Hana’s change from a public figure into a livestock breeder is her way of maintaining her existence along with the masses. Her elegant and extensive residence in Sentani now partly serves as a chicken and catfish breeding site. Along with local farmers and breeders, Hana is striving to make Papua, especially Jayapura, a chicken and fish producer rather than just a consumer.

“So far Papua has remained a consumer of fish, beef, chickens, vegetables, chilies and various needs from other regions while in fact they can be produced in Papua. The question is what has made Papua continue to be a dependent recipient instead of a producing province,” wondered the former justice ministry official.

This is what Hana is supposed to answer. Through a farmer’s group with 99 members, Hana is endeavoring to penetrate a market now controlled by major companies. “We have very vast natural resources that are not yet fully exploited. Why doesn’t the government strengthen local farmers’ capacity to produce all their daily needs without buying them from Java?” she asked.

“I’m undertaking this breeding business in order to encourage and convince local farmers that Papua can also independently meet its own necessities. All the commodities purchased from other regions can be yielded in Papua, but it now depends on whether the government favors local farmers or big companies,” Hana said.

According to Hana, the government tends to make available stocks regardless of their origins, whereas Papuan farmers are no match for major investors so that they can only become small-scale village businessmen. Though they have chicken harvests every 25 days, it’s very hard to find a market. “The interior market is already controlled by entrepreneurs while urban shops only buy at lower prices,” she said.

Hana even opened her own shop to face the competition in Jayapura. “I opened my shop to market the group’s broilers by making available fresh chicken at a competitive price against the frozen chicken coming from other regions.”

She was striving step by step, trying to overcome constraints with the aim of making Papua a producer and local farmers the market owners in the region.

Besides handling livestock breeding, Hana continues to instruct women in Papua, including by setting up a women’s cooperative in Sentani. “The cooperative started early this year but it has 193 members and has opened three branches in villages,” she said.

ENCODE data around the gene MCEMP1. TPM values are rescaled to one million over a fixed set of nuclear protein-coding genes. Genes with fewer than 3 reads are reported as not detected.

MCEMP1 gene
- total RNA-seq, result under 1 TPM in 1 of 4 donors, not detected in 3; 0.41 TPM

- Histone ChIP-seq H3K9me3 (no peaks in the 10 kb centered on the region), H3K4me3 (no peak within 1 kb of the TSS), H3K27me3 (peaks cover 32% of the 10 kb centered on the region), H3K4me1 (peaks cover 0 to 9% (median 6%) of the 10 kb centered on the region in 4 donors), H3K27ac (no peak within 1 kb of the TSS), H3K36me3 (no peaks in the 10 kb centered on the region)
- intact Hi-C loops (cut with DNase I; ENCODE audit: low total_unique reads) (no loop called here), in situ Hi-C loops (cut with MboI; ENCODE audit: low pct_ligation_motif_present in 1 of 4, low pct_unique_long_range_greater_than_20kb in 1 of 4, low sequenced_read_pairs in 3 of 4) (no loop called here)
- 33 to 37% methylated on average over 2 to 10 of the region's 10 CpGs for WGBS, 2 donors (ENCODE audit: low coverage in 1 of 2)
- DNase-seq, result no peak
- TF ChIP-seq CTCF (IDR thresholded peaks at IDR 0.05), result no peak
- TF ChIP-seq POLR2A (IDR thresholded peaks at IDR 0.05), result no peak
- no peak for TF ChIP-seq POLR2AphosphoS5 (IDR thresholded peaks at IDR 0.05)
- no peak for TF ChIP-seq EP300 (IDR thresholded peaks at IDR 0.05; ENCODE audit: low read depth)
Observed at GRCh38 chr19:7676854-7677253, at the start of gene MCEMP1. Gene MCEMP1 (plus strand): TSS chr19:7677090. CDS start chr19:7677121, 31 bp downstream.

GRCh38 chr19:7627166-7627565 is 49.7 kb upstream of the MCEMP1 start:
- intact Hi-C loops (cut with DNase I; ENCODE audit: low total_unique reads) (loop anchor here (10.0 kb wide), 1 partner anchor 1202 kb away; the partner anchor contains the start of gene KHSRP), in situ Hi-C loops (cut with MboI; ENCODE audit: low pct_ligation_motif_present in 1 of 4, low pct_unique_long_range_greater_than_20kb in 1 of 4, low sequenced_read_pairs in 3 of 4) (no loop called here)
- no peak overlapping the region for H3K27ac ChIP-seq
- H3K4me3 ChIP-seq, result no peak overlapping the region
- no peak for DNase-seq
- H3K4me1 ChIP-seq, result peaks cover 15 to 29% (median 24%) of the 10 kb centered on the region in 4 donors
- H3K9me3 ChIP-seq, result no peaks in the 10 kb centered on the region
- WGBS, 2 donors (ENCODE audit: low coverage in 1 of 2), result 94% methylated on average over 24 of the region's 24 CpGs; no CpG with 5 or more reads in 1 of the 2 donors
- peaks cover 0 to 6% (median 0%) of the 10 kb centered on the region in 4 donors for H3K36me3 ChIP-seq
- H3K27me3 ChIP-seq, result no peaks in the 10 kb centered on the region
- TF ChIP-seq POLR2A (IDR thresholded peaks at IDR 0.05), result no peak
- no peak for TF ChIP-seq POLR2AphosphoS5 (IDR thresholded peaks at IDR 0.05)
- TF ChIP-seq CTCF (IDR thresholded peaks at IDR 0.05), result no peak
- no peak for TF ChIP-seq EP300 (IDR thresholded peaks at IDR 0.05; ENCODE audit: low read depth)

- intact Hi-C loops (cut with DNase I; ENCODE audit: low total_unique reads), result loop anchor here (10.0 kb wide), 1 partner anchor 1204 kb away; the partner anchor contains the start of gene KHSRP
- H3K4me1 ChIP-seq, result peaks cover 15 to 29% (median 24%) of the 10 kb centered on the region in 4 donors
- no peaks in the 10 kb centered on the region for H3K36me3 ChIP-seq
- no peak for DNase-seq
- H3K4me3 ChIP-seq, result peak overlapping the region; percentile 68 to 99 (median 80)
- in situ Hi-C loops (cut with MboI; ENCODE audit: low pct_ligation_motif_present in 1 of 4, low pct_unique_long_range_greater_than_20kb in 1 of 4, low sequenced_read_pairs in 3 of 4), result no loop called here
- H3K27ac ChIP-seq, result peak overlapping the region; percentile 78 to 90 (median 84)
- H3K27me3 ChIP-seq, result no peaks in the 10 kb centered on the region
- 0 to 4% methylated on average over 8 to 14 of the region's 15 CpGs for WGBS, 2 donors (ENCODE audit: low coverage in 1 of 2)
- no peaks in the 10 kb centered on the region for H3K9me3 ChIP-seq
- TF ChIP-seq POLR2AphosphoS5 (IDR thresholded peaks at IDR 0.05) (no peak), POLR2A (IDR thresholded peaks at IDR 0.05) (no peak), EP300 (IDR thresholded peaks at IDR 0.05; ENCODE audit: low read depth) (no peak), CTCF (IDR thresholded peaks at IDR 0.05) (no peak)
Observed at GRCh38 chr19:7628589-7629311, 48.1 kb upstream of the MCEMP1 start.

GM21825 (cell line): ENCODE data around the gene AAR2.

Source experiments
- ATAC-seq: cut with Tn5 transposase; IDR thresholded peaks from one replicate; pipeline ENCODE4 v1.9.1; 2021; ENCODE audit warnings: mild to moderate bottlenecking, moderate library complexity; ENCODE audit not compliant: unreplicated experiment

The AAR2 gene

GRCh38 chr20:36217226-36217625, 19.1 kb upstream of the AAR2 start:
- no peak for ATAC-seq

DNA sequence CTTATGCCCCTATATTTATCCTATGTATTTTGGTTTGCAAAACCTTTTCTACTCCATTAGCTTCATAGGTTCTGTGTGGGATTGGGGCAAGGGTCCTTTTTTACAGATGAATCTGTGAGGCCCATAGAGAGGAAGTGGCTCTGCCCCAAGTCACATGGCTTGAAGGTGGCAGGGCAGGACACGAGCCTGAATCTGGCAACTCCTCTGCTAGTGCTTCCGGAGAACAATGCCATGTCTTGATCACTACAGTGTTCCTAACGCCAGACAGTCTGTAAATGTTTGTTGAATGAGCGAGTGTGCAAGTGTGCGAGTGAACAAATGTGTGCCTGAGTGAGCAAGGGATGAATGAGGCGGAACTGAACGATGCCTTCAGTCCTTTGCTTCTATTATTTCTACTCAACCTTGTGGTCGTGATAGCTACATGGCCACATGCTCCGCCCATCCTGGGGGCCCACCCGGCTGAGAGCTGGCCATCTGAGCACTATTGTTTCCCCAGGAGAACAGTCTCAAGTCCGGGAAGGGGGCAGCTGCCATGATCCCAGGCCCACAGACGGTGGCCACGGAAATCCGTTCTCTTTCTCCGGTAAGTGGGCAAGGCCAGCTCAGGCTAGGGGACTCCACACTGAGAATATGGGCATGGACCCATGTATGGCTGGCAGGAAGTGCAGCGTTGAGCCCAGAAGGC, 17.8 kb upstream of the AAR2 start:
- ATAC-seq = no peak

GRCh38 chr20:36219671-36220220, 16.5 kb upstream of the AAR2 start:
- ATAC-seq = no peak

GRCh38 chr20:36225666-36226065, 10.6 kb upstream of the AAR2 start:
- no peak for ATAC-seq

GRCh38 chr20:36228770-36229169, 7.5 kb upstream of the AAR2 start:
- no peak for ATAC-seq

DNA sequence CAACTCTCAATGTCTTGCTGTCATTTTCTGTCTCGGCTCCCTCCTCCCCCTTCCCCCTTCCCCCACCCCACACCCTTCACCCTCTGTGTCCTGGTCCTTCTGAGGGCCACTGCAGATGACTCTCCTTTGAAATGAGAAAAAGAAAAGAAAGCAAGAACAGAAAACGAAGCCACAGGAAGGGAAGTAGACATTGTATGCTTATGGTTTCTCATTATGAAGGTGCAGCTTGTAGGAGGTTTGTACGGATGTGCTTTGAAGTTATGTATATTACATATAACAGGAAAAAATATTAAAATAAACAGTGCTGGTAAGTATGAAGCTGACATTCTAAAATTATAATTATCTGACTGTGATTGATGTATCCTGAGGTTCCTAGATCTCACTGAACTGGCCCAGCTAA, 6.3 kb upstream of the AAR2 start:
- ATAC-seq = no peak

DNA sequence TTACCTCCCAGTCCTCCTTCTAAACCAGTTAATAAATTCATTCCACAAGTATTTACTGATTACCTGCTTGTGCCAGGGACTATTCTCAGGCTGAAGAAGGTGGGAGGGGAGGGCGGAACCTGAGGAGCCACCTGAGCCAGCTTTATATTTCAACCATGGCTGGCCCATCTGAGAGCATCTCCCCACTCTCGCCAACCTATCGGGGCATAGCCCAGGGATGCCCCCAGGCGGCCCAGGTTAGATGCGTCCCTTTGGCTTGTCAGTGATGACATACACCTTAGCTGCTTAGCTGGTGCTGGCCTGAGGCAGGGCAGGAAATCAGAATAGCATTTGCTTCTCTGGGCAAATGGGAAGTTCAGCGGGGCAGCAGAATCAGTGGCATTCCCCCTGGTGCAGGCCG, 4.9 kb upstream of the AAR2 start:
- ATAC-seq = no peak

Called Nake Mei, meaning everybody’s mother, the co-op has three businesses: merchandizing, credit-saving and fuel distribution to villages.

The cooperative aims at enabling women to earn income and help their husbands meet family needs while also promoting housewives’ self-confidence. “Undeniably economic problems are among the causes of domestic violence, so that women’s income is expected to reduce violence and boost confidence without fully depending on their spouses,” she said.

“Women are pillars of the nation and state so they should be of good quality in order to produce quality generations in terms of education, health and other aspects of life. Sickly mothers can’t take care of their children and households properly,” said Hana, who sees no closed doors in her pursuit to improve the welfare of the people of Papua.

Source: The Jakarta Post

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Filed under Democracy, Papua

UP4B to monitor Papua’ special autonomy

Spokesman for the Special Unit for Acceleration of Development in Papua and West Papua (UP4B) Amiruddin Al Rahab has said the unit will make sure that all programs in Papua are properly monitored and answer the people’s need.

The statement was made following the endorsement of Rp 3.8 trillion of special autonomy funds last week by the local parliament.

“We are now synchronizing every program, trying our best to avoid duplicating, let alone ineffective, programs. This has been part of the monitoring system,” told Amiruddin on Monday (20/02).

He also invited anti-graft NGOs like the Indonesia Corruption Watch (ICW) and Transparency International’s Indonesian branch to monitor the program implementation.

“Whenever we spot indications of graft then we will invite the Corruption Eradication Commission (KPK) in,” he said.

UP4B, which is led by Lt. Gen. Bambang Darmono, is tasked with providing necessary assistance to the provinces’ local administrations in distributing welfare to their people and avoiding conflict.

Source: The Jakarta Post

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Filed under Development, Papua